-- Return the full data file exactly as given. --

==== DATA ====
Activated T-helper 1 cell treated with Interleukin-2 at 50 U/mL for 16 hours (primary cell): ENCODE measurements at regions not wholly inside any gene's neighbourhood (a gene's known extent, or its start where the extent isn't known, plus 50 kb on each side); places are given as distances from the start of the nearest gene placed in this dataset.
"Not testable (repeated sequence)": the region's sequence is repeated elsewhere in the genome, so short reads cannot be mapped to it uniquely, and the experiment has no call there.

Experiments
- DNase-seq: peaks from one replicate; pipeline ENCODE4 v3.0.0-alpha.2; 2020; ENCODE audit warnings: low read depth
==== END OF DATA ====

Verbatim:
Activated T-helper 1 cell treated with Interleukin-2 at 50 U/mL for 16 hours (primary cell): ENCODE measurements at regions not wholly inside any gene's neighbourhood (a gene's known extent, or its start where the extent isn't known, plus 50 kb on each side); places are given as distances from the start of the nearest gene placed in this dataset.
"Not testable (repeated sequence)": the region's sequence is repeated elsewhere in the genome, so short reads cannot be mapped to it uniquely, and the experiment has no call there.

Experiments
- DNase-seq: peaks from one replicate; pipeline ENCODE4 v3.0.0-alpha.2; 2020; ENCODE audit warnings: low read depth